The seven piece folk-soul collective out of Austin known as Wild Child was up next, and as I suspected they were just as jazzed and upbeat as their tour mates. They came onstage to cheers of what was now a near packed house; and started to roll through their catalog; including doing a couple old tunes with just original members Alexander Beggins and Kelsey Wilson. Just for the record, Wilson can sing. She has a warm and beautiful tone that fits so well with Beggins half falsetto. The harmonies the two produce work excellently with the folk-soul sound of the band. Their new album Expectations has been a sleeper hit this year, and it is no surprise when you see them live. The energy and synergy that is produced onstage is rather spectacular. The hour and a half set went by in a heartbeat.
To add to the cohesiveness the ladies from Wild Reed’s joined them onstage for a gorgeous version of “Sunken Ship” followed by a great version of “Expectations” to end the set, but instead of leaving the stage (they were running out of time, all ages shows must end by ten) they launched right into an encore that brought Wild Reeds out again for a synchronized dance routine, while each member of the band took a solo. Thanks for including us in the end of tour festivities, it made for a memorable show! I hope to see these two special bands again soon. Visit our metropolis again this year please!
baths / no joy / sasami ashworth
Baths/ all photos by KPL
Sasami Ashworth began with her voice. While my ears were enjoying the music, I took in the visual elements of her performance. She wore a floor length robe, its sheer red hue flowed behind her as she swayed along with her own tune. Her feet were donned with Dr. Marten black boots, and she sported a tattoo of a heart with text on her left quad. As I was pondering what her wardrobe might reflect about her, I caught a lyric about losing her calluses after a rough relationship. She continued walking us through her self-reflection, looking back in time to see herself slipping down. Sasami sang of her past experiences, mostly about relationships and the pivotal moment she realized they needed to end. Despite the downer subject matter, she broke the mood by turning her angst into her guitar. She came out on the other side with proud humor: “I am doing solos with my mouth. I don’t have a band, YET!” Sasami wrapped up her set with a strong strum, her red robe bouncing along.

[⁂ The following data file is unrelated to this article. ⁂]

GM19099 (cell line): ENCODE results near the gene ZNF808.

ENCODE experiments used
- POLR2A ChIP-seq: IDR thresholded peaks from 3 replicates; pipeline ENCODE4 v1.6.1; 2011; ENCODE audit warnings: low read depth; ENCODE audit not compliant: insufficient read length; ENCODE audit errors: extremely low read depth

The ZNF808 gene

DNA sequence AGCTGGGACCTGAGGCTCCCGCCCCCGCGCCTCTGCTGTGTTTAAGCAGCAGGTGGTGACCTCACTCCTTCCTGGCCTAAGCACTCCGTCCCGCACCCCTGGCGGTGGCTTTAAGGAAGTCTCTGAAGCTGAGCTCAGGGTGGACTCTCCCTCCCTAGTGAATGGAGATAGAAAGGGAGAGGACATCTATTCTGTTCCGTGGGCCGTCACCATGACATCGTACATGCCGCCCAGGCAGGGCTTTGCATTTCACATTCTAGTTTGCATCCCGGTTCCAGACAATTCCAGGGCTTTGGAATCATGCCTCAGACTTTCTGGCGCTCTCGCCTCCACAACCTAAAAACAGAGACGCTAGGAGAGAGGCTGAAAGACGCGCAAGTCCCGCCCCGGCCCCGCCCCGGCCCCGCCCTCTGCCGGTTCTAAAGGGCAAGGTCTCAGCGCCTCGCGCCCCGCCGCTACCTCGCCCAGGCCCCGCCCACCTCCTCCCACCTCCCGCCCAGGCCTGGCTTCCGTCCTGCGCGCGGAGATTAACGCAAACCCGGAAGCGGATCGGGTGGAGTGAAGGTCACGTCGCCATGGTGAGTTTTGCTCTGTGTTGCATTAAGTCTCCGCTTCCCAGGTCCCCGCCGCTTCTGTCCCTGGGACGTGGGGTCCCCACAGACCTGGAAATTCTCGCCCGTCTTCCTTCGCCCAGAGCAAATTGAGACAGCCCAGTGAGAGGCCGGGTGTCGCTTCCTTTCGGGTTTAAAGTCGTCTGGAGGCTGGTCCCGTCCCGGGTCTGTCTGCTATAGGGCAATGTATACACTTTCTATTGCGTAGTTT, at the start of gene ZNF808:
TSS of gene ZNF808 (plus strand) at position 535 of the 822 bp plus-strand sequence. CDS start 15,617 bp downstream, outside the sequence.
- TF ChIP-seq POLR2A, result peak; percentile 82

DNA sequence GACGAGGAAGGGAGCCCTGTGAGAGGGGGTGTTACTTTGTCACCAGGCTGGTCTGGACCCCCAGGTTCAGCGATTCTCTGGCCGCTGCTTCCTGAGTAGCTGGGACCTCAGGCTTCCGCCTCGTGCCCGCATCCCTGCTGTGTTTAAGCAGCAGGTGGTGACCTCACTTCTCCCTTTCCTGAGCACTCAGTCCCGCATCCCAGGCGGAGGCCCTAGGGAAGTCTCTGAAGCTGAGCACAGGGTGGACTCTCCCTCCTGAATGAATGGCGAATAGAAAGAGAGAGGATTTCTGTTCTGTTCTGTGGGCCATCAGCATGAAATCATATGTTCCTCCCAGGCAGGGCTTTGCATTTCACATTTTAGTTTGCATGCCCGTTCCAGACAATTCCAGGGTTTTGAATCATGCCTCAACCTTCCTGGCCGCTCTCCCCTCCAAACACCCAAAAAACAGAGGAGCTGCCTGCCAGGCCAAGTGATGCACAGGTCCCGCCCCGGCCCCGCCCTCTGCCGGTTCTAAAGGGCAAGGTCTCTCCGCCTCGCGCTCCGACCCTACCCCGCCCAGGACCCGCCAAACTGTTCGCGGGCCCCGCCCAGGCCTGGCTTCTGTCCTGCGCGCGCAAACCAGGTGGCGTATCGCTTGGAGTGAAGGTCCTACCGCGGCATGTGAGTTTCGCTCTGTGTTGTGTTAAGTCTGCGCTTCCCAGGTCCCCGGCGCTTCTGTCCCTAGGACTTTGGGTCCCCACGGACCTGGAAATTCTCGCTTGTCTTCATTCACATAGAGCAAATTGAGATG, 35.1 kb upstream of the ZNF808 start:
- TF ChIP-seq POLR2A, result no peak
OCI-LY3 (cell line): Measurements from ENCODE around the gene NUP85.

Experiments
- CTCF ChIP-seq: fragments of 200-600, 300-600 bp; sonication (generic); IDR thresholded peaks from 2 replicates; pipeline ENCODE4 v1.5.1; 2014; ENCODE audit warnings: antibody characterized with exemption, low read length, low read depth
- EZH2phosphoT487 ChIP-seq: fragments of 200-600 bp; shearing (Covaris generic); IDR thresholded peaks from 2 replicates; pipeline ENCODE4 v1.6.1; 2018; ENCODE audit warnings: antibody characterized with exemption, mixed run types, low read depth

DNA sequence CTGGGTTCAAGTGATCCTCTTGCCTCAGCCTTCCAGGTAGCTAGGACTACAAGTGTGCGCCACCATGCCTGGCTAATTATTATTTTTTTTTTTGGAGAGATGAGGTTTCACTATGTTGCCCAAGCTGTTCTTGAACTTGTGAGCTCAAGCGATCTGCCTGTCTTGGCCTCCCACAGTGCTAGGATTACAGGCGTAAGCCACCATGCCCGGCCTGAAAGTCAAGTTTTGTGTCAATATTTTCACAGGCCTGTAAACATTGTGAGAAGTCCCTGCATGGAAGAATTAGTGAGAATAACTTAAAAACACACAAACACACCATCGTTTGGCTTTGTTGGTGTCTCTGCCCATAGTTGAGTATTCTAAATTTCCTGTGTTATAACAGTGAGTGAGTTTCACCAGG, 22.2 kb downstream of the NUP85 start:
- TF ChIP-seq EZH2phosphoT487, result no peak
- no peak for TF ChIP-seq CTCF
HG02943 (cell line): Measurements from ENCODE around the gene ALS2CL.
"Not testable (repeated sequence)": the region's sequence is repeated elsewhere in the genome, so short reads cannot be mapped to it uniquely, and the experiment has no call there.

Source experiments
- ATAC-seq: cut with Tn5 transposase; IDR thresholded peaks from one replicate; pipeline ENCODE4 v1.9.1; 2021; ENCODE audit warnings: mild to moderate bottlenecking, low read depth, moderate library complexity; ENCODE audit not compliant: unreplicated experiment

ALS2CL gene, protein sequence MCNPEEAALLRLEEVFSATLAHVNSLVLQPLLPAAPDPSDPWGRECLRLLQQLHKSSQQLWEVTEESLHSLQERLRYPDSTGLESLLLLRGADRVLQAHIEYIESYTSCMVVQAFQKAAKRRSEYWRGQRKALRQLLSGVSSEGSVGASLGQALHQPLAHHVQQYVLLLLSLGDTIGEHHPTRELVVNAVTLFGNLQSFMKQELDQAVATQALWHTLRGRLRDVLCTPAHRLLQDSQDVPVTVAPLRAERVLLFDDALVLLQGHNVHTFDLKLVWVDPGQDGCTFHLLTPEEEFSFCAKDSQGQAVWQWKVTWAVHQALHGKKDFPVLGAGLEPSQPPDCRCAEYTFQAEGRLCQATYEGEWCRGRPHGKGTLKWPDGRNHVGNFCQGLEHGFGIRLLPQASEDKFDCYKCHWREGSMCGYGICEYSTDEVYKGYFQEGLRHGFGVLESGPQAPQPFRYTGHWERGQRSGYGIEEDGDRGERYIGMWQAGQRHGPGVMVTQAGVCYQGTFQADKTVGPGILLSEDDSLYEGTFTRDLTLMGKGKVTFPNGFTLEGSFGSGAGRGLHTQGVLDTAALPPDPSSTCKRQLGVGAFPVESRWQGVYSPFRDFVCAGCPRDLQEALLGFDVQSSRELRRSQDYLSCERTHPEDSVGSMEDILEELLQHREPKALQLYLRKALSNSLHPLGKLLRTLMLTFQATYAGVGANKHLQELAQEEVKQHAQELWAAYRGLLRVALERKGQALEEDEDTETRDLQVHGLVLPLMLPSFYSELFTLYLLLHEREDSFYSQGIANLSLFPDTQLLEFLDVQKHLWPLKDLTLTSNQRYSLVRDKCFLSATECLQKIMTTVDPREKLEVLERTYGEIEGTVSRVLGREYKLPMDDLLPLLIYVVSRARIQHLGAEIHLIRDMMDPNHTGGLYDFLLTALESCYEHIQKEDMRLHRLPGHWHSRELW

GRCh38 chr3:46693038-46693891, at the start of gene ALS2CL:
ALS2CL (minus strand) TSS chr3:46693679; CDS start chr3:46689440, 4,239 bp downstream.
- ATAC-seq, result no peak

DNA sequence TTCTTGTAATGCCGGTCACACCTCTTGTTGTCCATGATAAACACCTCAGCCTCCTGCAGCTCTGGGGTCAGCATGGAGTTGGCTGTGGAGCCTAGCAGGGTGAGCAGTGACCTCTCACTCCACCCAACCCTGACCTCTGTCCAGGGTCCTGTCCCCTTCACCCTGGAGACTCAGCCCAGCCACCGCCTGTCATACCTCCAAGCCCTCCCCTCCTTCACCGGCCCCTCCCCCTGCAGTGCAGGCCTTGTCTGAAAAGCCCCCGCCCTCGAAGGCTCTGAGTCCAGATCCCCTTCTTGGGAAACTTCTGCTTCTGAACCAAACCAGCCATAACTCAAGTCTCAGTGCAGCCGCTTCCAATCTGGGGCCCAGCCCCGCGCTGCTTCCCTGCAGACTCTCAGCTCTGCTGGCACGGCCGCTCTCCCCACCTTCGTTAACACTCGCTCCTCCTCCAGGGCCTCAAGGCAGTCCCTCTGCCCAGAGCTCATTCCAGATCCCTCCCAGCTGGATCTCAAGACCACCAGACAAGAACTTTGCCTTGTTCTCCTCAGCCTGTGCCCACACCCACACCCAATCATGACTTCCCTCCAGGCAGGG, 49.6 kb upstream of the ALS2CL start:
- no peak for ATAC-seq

No Joy began with a squeal and a bang. I looked over the railing from the upper level to see two heads hung down, faces covered in hair. The bang came from the drum kit just out of view from my perch on the balcony. KPL, who had seen them before, leaned to me and hit the nail on the head, we dug the driving drum kit with two guitars over the top (no bass). I couldn’t tell you any of the lyrics, but that doesn’t seem to be the point of No Joy. Rather, I was led to embrace the droning pulse of blood sifting through my brain, which was active but my thoughts were intangible. As I sat with my pulse, KPL went off to take pictures from the other side of the balcony. He came back with a shot of the full band, and I was pleasantly surprised to learn their drummer was short haired and male. Not who I expected to be driving this shoegaze band from Montreal. They may be called No Joy, but there was plenty of joy to be had watching this performance.
Baths creates an electronic sound that I can place from note one. KPL and I saw them a few years ago at The Metro with his parents, and quickly learned that this was not a style of music that is understood across generations. Their music stuck with me, and the parents stuck it out.